Pizzonese/Common verbs

a Western Abruzzese dialect of the
Neapolitan language continuum
Alphabet and pronunciation
Nouns and articles
Conjugation of esse’, to be
Conjugation of havè, to have
Common verbsLexicon
Bibliography and sites

For an idea of the Pizzonese verb system, there are a way fewer number of verbs than in Italian, similarly to Neapolitan. The verb for to add, for example, is the same for to put (méttere), to give an idea of how much simpler it is.

The conjugations though are a bit more numerous and there are just about as much (if not more) irregular verbs as in Italian, with some verb conjugations staying the same from singular first to third person.

Many of these infinitive verb forms are starkly similar to their Italian counterparts, while more than half of all Italian verbs themselves have no respective counterparts in Pizzonese. Frequently though, verbs are "loaned" from Italian and in some cases are added permanently.

These verbs are listed alphabetically, but I will also make another section where they will be listed alphabetically and according to their ending. My hope is that when you take a look at these verbs, you can see for yourself what I mean. La mana de Ddije t’ajute!

  • abbassà| to lower
  • abbedrua to get filthy
  • addurua to smell
  • alluccua to scream
  • ambarà to learn, to teach
  • ambazzì to go mad
  • ambrenà to have sex
  • ancazzà to become angry
  • anzezzì to become dirty
  • arrapì to open
  • arrecuordà to remember
  • arrizzié to awaken
  • ascì to exit, to go/get out
  • aspettà to wait
  • assettà to sit
  • attaccà to tie
  • benedícere to bless
  • ballà to dance
  • bajié to bark
  • cacà to poo
  • cadì to fall
  • calà to go/come down
  • cagnié to change
  • cambà to live
  • cammenié to walk
  • canuscere to know (someone)
  • cantà to sing
  • capà to fit
  • capì to understand
  • cappà to cover
  • cattà to buy
  • chiamà to call
  • chiandà to plant
  • chiappà to catch
  • chiégnere to cry
  • chiudere to close
  • cócere to cook
  • crédere to believe
  • cumenzà to begin, to start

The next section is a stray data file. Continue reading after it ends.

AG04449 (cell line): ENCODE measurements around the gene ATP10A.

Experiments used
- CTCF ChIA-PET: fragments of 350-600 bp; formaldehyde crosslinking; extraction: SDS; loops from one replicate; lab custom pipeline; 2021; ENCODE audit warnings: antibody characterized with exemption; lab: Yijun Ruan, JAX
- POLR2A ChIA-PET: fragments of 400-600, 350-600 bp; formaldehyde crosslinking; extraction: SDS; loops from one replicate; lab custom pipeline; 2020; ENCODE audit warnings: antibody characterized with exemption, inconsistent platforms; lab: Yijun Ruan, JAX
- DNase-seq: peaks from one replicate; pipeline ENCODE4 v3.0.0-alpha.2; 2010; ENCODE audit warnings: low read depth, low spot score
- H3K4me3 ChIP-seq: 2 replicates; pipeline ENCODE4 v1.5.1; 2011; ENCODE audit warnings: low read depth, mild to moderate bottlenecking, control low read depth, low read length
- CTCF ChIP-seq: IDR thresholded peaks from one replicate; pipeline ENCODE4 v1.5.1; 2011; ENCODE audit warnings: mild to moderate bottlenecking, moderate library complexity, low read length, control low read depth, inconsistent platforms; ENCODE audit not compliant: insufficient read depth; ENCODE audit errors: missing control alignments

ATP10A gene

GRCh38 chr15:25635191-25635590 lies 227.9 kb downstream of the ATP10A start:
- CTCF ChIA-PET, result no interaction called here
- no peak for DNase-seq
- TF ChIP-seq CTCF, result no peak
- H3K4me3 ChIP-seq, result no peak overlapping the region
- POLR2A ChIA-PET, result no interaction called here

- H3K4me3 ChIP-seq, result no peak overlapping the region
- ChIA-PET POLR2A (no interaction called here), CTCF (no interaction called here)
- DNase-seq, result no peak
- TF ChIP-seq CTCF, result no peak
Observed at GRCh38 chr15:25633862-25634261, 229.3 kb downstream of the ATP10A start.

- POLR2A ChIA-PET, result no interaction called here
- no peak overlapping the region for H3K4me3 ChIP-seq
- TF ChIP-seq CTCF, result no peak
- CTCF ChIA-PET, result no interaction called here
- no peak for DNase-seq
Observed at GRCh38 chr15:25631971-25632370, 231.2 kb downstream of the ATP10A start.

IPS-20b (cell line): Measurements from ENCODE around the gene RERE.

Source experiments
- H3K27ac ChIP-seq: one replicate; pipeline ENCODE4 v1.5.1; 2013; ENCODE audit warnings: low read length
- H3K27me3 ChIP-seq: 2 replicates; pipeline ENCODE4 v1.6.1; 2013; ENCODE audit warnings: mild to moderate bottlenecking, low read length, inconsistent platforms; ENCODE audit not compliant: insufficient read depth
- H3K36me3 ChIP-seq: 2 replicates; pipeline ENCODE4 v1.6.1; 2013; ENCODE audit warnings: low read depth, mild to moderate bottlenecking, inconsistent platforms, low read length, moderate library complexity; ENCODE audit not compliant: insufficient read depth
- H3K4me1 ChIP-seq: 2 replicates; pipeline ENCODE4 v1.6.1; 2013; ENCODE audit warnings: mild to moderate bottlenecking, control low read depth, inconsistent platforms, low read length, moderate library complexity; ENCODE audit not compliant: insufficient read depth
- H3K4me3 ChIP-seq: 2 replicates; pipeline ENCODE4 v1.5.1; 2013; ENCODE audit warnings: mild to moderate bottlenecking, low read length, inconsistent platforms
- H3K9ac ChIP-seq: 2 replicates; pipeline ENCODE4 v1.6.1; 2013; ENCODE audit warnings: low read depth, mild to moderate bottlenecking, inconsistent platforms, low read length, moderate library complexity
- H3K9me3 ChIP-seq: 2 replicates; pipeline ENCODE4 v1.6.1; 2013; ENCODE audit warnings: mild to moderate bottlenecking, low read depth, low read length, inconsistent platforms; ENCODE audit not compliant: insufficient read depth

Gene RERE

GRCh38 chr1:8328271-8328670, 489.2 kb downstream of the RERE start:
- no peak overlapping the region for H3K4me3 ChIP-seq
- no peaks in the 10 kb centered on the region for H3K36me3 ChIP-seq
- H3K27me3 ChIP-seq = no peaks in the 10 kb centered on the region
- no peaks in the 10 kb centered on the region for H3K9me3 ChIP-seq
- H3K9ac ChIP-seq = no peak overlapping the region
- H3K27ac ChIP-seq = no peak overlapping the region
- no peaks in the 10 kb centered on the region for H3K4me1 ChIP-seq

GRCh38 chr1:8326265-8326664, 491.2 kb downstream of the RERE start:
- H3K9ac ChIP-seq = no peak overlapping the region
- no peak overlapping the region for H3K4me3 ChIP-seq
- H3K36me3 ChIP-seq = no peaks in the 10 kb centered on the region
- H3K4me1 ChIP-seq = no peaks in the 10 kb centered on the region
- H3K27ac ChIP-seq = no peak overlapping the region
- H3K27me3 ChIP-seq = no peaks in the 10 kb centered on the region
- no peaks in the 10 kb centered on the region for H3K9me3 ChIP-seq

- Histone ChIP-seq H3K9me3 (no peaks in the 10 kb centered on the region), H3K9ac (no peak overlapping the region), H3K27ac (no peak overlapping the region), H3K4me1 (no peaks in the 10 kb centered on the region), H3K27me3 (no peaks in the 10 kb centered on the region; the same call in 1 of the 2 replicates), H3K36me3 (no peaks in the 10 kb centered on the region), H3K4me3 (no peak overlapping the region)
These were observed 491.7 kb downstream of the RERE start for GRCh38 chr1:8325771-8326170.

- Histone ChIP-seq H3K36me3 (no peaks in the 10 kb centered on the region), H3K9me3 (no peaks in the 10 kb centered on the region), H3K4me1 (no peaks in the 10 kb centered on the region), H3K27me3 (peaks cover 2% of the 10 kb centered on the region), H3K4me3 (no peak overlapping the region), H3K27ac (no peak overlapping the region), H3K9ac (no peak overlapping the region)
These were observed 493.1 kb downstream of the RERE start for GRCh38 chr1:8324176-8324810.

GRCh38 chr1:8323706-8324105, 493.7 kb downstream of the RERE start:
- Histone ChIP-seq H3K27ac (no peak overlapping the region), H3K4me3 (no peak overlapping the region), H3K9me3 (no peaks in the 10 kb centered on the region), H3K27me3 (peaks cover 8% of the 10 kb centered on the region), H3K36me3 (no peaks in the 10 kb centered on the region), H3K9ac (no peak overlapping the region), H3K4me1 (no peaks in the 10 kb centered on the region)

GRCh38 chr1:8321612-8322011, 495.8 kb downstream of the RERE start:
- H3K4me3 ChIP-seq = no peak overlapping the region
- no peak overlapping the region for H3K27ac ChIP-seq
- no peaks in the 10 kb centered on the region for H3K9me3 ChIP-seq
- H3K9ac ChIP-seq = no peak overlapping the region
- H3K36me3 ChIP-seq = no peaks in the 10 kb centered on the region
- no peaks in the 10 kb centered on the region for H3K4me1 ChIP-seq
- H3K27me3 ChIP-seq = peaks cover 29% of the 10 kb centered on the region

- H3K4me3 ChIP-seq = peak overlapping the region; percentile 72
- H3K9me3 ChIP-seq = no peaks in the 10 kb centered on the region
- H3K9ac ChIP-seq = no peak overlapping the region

• cungiua to fix
  • to give
  • debbua to draw
  • dícere to say, to tell
  • dulurà to hurt
  • dunnà to realize
  • dumannà to ask
  • durmì to sleep
  • éssere to be
  • to do, to make
  • fatijé to work
  • finì to finish
  • girié to turn
  • habbetà to live
  • habbituvuo to get used to
  • havè to have (to), to must
  • jegà to play (alt.)
  • jendrà to enter
  • to go
  • lassà to leave
  • lattà to milk
  • lavà to wash
  • léggere to read
  • litichié to argue
  • maglieccua to babble
  • magnié to eat
  • malà to sicken
  • mandecijé to masturbate
  • mandenè to hold
  • mannà to send
  • menà to hit, to hurt
  • menì to come
  • méttere to put
  • móvere to move
  • murì to die
  • natà to swim
  • pajà to pay
  • parlà to talk, to speak
  • passà to pass
  • patì to can, to be able to
  • pazzié to play
  • penzà to think
  • pettà to comb
  • piccié to turn on
  • piscié to pee
  • piglié to get, to take
  • prémere to push
  • pulì to clean
  • puncecà to poke, to irritate
  • purtà to bring
  • rattà to scratch, to itch
  • rídere to laugh
  • remanà to remain
  • respónnere to respond
  • rómbere to break
  • sapè to know (something)
  • sbattere to hit
  • scallà to warm
  • scappà to run, to escape
  • scarcié to tear, to rip
  • schieffà to slap
  • scioccà to snow
  • sciógliere to untie
  • scrívere to write
  • scubà to sweep
  • scuordà to forget
  • sembrà to seem, to be like
  • separà to separate
  • sentì to hear, to listen
  • servì to need
  • spernì to sneeze
  • sprescié to spray
  • spregà to spend
  • spurcà to (get) dirty
  • squaccié to crush
  • squaglié to melt
  • stà to be, to stay
  • stutua to turn off
  • sunnà to dream and to play music
  • taméndere to stare
  • tenè to have, to keep
  • tirié to pull
  • toccà to touch
  • tóscere to cough
  • trajié to try
  • truvua to find, to look for
  • vedè to see
  • vénnere to sell
  • vévere to drink
  • viaggié to travel
  • vuardà to watch
  • vuascié to kiss
  • vulì to want
  • vusua to use
  • zappà to farm, to work in the fields, to labor
  • zombà to jump
Last modified on 30 April 2010, at 17:43